Searching for new alternatives for budbreak, KUBOTA & MIYAMUKI (1992) verified that garlic paste applied to cane cut surfaces of 'Muscat of Alexandria' grapevines, immediately after pruning, was more efficient than calcium cyanamide (CaC[N.sub.2]), a substance typically used for vines in Japan. Satisfactory results were also obtained with 20% garlic oil in 'Pione' and 'Thompson Seedless' grapevines (KUBOTA et al., 2000). BOTELHO et al. (2007), observed 37% and 75% sprouted buds in cuttings of grapevines cv. Cabernet Sauvignon sprayed with garlic extract 3%, submitted to 0 and 168 chilling hours (= 7, 0[degrees]C), respectively, but this treatment were less effective than hydrogen cyanamide.

This study aimed to investigate the effect of the garlic extract, compared to the calcium cyanamide and hydrogen cyanamide on budbreak of 'Niagara Rosada' grapevines.


The experiment was carried out in two commercial 'Niagara Rosada' (Vitis labrusca) vineyards in Sao Paulo State, Southeastern region of Brazil: one located in Jundiai, (23[degrees]06'S and 46[degrees]55'W, 715m a.s.l.); and another in Indaiatuba (23[degrees]05'S and 47[degrees]13'W, and 630m a.s.l.). The nine-year-old vines on the rootstock IAC-766 'Campinas' (106-8Mgt x Vitis caribaea) were spaced 2.0 by 1.0m and trained to a unilateral cordon. The canes, six per cordon, were pruned to a single-bud spur in 26 July 2007, in Jundiai vineyard and; in 11 July 2007, in Indaiatuba.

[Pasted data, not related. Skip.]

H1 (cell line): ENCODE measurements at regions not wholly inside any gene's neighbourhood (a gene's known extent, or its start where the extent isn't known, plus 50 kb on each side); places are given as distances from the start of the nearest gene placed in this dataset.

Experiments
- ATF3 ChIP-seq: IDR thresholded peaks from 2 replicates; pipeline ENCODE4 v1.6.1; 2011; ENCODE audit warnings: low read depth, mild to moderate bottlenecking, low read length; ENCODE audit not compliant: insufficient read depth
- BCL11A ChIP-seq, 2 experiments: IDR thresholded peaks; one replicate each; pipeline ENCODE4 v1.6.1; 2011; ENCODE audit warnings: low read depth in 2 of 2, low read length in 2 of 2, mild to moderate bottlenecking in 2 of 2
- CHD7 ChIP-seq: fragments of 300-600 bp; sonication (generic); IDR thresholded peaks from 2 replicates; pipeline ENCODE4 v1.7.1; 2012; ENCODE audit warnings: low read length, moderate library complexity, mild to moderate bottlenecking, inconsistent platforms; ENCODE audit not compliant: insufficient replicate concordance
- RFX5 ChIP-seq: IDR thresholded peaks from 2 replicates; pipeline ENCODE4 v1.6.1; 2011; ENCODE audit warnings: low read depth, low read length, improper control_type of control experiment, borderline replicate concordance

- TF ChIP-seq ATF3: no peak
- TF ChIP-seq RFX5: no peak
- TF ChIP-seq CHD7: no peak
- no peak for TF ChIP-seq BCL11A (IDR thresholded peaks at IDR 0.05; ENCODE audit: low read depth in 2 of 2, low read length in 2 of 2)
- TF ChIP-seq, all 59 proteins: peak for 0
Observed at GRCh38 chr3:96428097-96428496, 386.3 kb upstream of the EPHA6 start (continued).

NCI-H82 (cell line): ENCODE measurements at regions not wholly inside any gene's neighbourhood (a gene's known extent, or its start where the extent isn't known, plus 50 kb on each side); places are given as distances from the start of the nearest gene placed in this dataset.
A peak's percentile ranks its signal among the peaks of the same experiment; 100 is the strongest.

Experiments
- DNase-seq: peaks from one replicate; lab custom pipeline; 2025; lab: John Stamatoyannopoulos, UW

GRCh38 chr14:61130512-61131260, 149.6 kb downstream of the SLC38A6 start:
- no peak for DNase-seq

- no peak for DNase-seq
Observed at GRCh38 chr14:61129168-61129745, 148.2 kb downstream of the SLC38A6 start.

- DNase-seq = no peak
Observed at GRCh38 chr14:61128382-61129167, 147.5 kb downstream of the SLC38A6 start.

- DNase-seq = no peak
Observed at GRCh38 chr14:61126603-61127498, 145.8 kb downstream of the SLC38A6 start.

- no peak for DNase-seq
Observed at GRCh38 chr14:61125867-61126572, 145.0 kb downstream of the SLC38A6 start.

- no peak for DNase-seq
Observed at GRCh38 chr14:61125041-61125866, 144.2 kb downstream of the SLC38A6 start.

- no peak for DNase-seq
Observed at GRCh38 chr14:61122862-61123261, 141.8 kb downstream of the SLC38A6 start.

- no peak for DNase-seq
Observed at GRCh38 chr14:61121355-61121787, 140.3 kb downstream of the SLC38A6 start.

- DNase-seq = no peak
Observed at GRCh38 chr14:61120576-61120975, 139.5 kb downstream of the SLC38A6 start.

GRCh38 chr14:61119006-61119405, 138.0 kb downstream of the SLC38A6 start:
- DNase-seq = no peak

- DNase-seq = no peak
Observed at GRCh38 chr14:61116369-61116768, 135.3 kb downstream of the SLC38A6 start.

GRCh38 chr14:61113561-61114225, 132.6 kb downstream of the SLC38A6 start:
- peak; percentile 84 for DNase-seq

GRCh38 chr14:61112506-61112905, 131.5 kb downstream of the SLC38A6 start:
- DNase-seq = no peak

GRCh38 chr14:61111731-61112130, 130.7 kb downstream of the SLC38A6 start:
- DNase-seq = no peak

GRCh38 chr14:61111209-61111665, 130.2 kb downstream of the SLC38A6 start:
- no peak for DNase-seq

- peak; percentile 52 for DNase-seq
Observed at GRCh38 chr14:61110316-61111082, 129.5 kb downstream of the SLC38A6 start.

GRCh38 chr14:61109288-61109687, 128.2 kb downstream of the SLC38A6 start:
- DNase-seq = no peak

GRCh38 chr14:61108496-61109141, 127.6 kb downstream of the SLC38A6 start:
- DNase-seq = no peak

The treatments were composed of the following commercial products: Bioalho[R] (garlic extract 700mL [L.sup.-1], Natural Rural Co.), Dormex[R] ([H.sub.2]C[N.sub.2] 490g [L.sup.-1], Basf Co.) and Hiraguen-S[R] (Nonyl phenoxy poly (ethylene oxy) ethanol 200g [L.sup.-1], Hirarabras Co.). Immediately after pruning, the following treatments were sprayed to 'drip point' at dormant bud stage using a hand driven sprayer: garlic extract (GE) at 0, 14, 28, 42, 56 e 70mL [L.sup.-1]; calcium cyanamide (CaC[N.sub.2]) at 200g [L.sup.-1] and hydrogen cyanamide ([H.sub.2]C[N.sub.2]) at 25g [L.sup.-1]. In all the solutions were added 20mL [L.sup.-1] of a no ionic adjuvant.